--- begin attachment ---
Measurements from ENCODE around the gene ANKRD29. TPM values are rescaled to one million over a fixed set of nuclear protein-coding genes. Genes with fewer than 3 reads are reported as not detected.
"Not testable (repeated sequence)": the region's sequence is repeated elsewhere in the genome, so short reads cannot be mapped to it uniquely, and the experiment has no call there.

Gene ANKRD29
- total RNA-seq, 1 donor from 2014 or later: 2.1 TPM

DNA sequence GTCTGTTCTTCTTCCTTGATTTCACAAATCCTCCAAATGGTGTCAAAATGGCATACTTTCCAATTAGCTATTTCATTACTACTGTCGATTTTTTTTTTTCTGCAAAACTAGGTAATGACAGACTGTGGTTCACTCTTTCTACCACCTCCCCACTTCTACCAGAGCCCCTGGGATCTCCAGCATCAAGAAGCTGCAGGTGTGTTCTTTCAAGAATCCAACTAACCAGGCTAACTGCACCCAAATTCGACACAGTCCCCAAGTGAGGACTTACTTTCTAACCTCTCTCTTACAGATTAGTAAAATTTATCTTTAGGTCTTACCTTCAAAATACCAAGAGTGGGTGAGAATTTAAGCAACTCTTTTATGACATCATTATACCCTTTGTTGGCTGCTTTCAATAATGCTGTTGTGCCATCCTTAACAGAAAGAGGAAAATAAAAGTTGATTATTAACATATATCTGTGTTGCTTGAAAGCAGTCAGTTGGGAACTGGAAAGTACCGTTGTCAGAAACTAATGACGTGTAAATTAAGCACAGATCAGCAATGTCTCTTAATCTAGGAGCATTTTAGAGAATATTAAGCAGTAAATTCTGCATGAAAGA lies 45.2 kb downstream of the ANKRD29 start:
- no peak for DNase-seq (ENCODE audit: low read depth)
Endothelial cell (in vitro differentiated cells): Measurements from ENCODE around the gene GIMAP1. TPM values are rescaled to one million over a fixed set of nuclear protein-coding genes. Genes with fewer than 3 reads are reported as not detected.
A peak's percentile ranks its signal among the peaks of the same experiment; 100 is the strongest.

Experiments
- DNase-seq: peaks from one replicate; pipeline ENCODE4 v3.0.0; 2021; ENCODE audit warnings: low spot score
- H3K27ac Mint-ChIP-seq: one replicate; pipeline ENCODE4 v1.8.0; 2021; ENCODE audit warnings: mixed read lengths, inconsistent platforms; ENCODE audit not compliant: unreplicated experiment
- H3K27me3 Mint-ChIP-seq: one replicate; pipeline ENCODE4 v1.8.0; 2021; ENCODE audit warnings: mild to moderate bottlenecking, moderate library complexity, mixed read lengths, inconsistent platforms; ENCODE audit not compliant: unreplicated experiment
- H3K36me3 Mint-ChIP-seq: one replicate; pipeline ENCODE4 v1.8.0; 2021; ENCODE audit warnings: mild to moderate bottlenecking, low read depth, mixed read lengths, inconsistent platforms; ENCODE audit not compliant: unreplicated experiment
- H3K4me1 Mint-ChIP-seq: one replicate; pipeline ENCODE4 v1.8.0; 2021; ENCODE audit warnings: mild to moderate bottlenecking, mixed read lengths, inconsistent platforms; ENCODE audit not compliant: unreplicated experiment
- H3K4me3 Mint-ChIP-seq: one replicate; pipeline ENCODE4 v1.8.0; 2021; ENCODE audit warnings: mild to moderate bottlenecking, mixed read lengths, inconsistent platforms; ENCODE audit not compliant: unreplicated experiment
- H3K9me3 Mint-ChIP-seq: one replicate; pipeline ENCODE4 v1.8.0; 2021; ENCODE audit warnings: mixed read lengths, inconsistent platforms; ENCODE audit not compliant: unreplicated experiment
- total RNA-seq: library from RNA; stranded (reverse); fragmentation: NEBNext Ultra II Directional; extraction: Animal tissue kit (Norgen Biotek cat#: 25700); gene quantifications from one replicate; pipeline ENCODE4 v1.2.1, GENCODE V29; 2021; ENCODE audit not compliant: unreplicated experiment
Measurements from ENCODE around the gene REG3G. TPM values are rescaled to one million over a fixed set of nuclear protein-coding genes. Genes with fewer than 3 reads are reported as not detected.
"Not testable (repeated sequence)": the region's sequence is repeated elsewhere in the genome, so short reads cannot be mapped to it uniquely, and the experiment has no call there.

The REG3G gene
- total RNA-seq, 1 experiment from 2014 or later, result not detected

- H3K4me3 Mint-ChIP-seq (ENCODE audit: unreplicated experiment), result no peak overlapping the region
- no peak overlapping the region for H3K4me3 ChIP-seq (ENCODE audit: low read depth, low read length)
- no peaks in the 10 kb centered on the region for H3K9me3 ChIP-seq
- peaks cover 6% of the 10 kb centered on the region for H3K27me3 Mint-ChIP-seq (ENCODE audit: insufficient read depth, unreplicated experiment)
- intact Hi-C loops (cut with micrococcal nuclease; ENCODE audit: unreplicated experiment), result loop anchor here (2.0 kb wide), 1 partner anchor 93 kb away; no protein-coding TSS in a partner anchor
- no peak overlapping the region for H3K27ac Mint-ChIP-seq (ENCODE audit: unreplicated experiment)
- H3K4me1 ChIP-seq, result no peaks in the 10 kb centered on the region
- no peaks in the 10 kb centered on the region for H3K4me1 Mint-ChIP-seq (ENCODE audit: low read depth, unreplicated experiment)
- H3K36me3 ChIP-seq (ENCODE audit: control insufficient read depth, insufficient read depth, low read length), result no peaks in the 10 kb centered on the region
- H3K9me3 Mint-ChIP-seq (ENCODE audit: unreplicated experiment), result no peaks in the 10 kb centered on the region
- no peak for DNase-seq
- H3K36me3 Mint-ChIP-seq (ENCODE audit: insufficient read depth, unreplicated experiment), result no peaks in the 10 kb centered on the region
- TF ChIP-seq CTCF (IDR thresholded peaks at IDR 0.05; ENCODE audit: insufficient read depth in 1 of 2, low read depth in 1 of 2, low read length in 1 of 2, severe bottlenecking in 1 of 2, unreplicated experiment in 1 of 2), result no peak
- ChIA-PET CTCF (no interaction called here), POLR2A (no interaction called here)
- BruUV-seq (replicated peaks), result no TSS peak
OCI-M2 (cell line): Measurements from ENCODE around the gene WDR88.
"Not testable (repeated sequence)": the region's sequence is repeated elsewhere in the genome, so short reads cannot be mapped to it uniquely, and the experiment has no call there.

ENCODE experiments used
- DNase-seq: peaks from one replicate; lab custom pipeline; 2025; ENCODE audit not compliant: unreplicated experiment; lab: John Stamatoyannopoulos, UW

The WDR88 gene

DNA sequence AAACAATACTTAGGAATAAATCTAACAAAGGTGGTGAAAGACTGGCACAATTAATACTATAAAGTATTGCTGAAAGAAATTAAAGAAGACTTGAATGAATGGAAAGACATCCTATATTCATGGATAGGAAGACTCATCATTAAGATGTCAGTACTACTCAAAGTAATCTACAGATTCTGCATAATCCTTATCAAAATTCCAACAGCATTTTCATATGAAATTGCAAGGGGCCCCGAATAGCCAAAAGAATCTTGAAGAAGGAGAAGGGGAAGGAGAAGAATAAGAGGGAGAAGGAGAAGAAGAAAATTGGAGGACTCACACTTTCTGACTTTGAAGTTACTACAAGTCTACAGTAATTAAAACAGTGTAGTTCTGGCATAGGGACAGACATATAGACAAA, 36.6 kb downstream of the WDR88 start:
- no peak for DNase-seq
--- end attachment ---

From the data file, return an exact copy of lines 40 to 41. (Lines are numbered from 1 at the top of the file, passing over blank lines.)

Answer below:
- DNase-seq: peaks from one replicate; lab custom pipeline; 2025; ENCODE audit not compliant: unreplicated experiment; lab: John Stamatoyannopoulos, UW

The WDR88 gene